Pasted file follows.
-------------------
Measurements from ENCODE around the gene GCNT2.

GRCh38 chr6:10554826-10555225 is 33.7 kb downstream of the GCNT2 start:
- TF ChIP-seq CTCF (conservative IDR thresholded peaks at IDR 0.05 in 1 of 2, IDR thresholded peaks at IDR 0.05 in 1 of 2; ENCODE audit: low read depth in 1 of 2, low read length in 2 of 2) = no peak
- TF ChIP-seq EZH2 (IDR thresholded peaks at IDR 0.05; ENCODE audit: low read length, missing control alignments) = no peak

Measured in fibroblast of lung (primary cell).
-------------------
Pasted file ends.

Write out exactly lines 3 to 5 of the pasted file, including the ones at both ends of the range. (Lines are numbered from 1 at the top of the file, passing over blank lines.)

- TF ChIP-seq CTCF (conservative IDR thresholded peaks at IDR 0.05 in 1 of 2, IDR thresholded peaks at IDR 0.05 in 1 of 2; ENCODE audit: low read depth in 1 of 2, low read length in 2 of 2) = no peak
- TF ChIP-seq EZH2 (IDR thresholded peaks at IDR 0.05; ENCODE audit: low read length, missing control alignments) = no peak

Measured in fibroblast of lung (primary cell).